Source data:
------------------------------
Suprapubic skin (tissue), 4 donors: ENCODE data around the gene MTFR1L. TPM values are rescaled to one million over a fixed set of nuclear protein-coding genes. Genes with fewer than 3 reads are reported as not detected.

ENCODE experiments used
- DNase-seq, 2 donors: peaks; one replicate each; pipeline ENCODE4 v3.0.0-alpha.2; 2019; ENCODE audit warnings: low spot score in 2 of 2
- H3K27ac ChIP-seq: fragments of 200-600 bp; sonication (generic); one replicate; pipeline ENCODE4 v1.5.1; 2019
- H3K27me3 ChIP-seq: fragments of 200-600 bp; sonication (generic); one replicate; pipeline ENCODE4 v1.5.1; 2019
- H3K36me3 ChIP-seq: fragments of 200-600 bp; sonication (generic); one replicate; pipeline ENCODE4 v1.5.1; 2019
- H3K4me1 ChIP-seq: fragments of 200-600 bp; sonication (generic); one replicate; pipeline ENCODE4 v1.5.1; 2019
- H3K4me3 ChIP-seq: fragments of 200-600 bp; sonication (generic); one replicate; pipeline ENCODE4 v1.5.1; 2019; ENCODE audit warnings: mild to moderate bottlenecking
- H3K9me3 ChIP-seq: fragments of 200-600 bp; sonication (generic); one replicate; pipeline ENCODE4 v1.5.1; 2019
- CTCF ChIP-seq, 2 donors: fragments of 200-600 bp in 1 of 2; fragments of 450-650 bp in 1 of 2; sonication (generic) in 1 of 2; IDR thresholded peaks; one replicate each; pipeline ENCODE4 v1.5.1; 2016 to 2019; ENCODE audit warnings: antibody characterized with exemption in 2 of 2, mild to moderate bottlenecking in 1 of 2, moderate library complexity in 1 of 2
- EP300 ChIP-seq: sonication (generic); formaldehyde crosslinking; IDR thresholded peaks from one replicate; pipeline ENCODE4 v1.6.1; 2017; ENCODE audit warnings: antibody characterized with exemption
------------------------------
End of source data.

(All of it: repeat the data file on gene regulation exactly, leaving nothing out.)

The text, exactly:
Suprapubic skin (tissue), 4 donors: ENCODE data around the gene MTFR1L. TPM values are rescaled to one million over a fixed set of nuclear protein-coding genes. Genes with fewer than 3 reads are reported as not detected.

ENCODE experiments used
- DNase-seq, 2 donors: peaks; one replicate each; pipeline ENCODE4 v3.0.0-alpha.2; 2019; ENCODE audit warnings: low spot score in 2 of 2
- H3K27ac ChIP-seq: fragments of 200-600 bp; sonication (generic); one replicate; pipeline ENCODE4 v1.5.1; 2019
- H3K27me3 ChIP-seq: fragments of 200-600 bp; sonication (generic); one replicate; pipeline ENCODE4 v1.5.1; 2019
- H3K36me3 ChIP-seq: fragments of 200-600 bp; sonication (generic); one replicate; pipeline ENCODE4 v1.5.1; 2019
- H3K4me1 ChIP-seq: fragments of 200-600 bp; sonication (generic); one replicate; pipeline ENCODE4 v1.5.1; 2019
- H3K4me3 ChIP-seq: fragments of 200-600 bp; sonication (generic); one replicate; pipeline ENCODE4 v1.5.1; 2019; ENCODE audit warnings: mild to moderate bottlenecking
- H3K9me3 ChIP-seq: fragments of 200-600 bp; sonication (generic); one replicate; pipeline ENCODE4 v1.5.1; 2019
- CTCF ChIP-seq, 2 donors: fragments of 200-600 bp in 1 of 2; fragments of 450-650 bp in 1 of 2; sonication (generic) in 1 of 2; IDR thresholded peaks; one replicate each; pipeline ENCODE4 v1.5.1; 2016 to 2019; ENCODE audit warnings: antibody characterized with exemption in 2 of 2, mild to moderate bottlenecking in 1 of 2, moderate library complexity in 1 of 2
- EP300 ChIP-seq: sonication (generic); formaldehyde crosslinking; IDR thresholded peaks from one replicate; pipeline ENCODE4 v1.6.1; 2017; ENCODE audit warnings: antibody characterized with exemption